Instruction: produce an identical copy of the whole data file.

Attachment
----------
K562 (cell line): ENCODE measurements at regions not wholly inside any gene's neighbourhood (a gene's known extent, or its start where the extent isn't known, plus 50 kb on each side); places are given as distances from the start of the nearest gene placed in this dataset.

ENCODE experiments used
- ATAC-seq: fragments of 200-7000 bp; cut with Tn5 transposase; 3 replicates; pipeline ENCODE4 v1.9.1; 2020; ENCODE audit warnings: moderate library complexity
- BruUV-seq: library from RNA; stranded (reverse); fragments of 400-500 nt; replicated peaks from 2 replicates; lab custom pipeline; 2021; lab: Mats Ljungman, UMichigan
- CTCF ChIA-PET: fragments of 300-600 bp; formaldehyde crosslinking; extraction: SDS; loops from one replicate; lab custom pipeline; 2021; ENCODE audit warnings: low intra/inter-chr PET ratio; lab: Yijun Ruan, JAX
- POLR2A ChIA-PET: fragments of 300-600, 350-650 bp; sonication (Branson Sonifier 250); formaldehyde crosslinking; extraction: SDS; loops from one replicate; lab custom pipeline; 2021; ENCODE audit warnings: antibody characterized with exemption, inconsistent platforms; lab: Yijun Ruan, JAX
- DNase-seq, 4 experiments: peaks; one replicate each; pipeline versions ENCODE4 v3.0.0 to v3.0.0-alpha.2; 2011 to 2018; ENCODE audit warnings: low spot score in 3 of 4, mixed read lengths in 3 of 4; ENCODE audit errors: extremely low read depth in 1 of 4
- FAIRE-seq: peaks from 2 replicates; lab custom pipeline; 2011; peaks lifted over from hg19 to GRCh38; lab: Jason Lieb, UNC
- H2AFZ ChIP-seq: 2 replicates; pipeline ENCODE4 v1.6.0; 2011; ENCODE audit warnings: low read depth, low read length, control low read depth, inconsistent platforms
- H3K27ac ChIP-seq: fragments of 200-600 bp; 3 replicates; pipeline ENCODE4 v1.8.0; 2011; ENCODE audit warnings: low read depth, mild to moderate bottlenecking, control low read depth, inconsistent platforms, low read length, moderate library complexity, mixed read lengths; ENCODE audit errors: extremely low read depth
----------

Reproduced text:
K562 (cell line): ENCODE measurements at regions not wholly inside any gene's neighbourhood (a gene's known extent, or its start where the extent isn't known, plus 50 kb on each side); places are given as distances from the start of the nearest gene placed in this dataset.

ENCODE experiments used
- ATAC-seq: fragments of 200-7000 bp; cut with Tn5 transposase; 3 replicates; pipeline ENCODE4 v1.9.1; 2020; ENCODE audit warnings: moderate library complexity
- BruUV-seq: library from RNA; stranded (reverse); fragments of 400-500 nt; replicated peaks from 2 replicates; lab custom pipeline; 2021; lab: Mats Ljungman, UMichigan
- CTCF ChIA-PET: fragments of 300-600 bp; formaldehyde crosslinking; extraction: SDS; loops from one replicate; lab custom pipeline; 2021; ENCODE audit warnings: low intra/inter-chr PET ratio; lab: Yijun Ruan, JAX
- POLR2A ChIA-PET: fragments of 300-600, 350-650 bp; sonication (Branson Sonifier 250); formaldehyde crosslinking; extraction: SDS; loops from one replicate; lab custom pipeline; 2021; ENCODE audit warnings: antibody characterized with exemption, inconsistent platforms; lab: Yijun Ruan, JAX
- DNase-seq, 4 experiments: peaks; one replicate each; pipeline versions ENCODE4 v3.0.0 to v3.0.0-alpha.2; 2011 to 2018; ENCODE audit warnings: low spot score in 3 of 4, mixed read lengths in 3 of 4; ENCODE audit errors: extremely low read depth in 1 of 4
- FAIRE-seq: peaks from 2 replicates; lab custom pipeline; 2011; peaks lifted over from hg19 to GRCh38; lab: Jason Lieb, UNC
- H2AFZ ChIP-seq: 2 replicates; pipeline ENCODE4 v1.6.0; 2011; ENCODE audit warnings: low read depth, low read length, control low read depth, inconsistent platforms
- H3K27ac ChIP-seq: fragments of 200-600 bp; 3 replicates; pipeline ENCODE4 v1.8.0; 2011; ENCODE audit warnings: low read depth, mild to moderate bottlenecking, control low read depth, inconsistent platforms, low read length, moderate library complexity, mixed read lengths; ENCODE audit errors: extremely low read depth